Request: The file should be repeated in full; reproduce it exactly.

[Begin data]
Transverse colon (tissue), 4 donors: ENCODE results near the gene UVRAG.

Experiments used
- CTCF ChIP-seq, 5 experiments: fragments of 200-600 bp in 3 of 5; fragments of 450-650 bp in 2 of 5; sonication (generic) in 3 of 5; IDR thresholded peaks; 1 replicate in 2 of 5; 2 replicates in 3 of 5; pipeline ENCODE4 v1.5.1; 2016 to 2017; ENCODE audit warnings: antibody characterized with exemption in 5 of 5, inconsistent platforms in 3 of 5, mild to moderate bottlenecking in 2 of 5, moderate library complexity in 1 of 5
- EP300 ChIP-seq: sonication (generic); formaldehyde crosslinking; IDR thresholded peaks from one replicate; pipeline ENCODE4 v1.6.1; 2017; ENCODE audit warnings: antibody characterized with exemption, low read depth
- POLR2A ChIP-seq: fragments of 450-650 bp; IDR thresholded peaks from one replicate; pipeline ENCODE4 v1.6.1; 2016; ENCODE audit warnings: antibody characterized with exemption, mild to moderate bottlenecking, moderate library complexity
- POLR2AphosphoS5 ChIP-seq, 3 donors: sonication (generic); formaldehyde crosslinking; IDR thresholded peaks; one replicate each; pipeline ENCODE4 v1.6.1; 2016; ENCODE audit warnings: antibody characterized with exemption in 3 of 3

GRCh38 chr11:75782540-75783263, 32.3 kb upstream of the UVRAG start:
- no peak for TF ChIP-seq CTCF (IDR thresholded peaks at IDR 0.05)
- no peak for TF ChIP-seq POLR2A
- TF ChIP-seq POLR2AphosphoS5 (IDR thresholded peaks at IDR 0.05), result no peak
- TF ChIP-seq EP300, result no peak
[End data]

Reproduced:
Transverse colon (tissue), 4 donors: ENCODE results near the gene UVRAG.

Experiments used
- CTCF ChIP-seq, 5 experiments: fragments of 200-600 bp in 3 of 5; fragments of 450-650 bp in 2 of 5; sonication (generic) in 3 of 5; IDR thresholded peaks; 1 replicate in 2 of 5; 2 replicates in 3 of 5; pipeline ENCODE4 v1.5.1; 2016 to 2017; ENCODE audit warnings: antibody characterized with exemption in 5 of 5, inconsistent platforms in 3 of 5, mild to moderate bottlenecking in 2 of 5, moderate library complexity in 1 of 5
- EP300 ChIP-seq: sonication (generic); formaldehyde crosslinking; IDR thresholded peaks from one replicate; pipeline ENCODE4 v1.6.1; 2017; ENCODE audit warnings: antibody characterized with exemption, low read depth
- POLR2A ChIP-seq: fragments of 450-650 bp; IDR thresholded peaks from one replicate; pipeline ENCODE4 v1.6.1; 2016; ENCODE audit warnings: antibody characterized with exemption, mild to moderate bottlenecking, moderate library complexity
- POLR2AphosphoS5 ChIP-seq, 3 donors: sonication (generic); formaldehyde crosslinking; IDR thresholded peaks; one replicate each; pipeline ENCODE4 v1.6.1; 2016; ENCODE audit warnings: antibody characterized with exemption in 3 of 3

GRCh38 chr11:75782540-75783263, 32.3 kb upstream of the UVRAG start:
- no peak for TF ChIP-seq CTCF (IDR thresholded peaks at IDR 0.05)
- no peak for TF ChIP-seq POLR2A
- TF ChIP-seq POLR2AphosphoS5 (IDR thresholded peaks at IDR 0.05), result no peak
- TF ChIP-seq EP300, result no peak